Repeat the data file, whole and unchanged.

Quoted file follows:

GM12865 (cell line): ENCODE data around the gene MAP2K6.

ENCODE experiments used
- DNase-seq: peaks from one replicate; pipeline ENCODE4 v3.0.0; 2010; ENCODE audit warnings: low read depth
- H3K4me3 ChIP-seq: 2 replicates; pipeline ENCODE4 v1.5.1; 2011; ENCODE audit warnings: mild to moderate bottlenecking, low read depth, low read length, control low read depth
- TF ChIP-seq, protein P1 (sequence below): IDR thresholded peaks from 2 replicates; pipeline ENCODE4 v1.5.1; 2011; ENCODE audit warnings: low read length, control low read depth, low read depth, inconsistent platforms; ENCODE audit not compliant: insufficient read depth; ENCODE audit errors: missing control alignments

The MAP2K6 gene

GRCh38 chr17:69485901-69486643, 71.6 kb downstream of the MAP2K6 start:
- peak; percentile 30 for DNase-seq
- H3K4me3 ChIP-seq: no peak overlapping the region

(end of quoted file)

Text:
GM12865 (cell line): ENCODE data around the gene MAP2K6.

ENCODE experiments used
- DNase-seq: peaks from one replicate; pipeline ENCODE4 v3.0.0; 2010; ENCODE audit warnings: low read depth
- H3K4me3 ChIP-seq: 2 replicates; pipeline ENCODE4 v1.5.1; 2011; ENCODE audit warnings: mild to moderate bottlenecking, low read depth, low read length, control low read depth
- TF ChIP-seq, protein P1 (sequence below): IDR thresholded peaks from 2 replicates; pipeline ENCODE4 v1.5.1; 2011; ENCODE audit warnings: low read length, control low read depth, low read depth, inconsistent platforms; ENCODE audit not compliant: insufficient read depth; ENCODE audit errors: missing control alignments

The MAP2K6 gene

GRCh38 chr17:69485901-69486643, 71.6 kb downstream of the MAP2K6 start:
- peak; percentile 30 for DNase-seq
- H3K4me3 ChIP-seq: no peak overlapping the region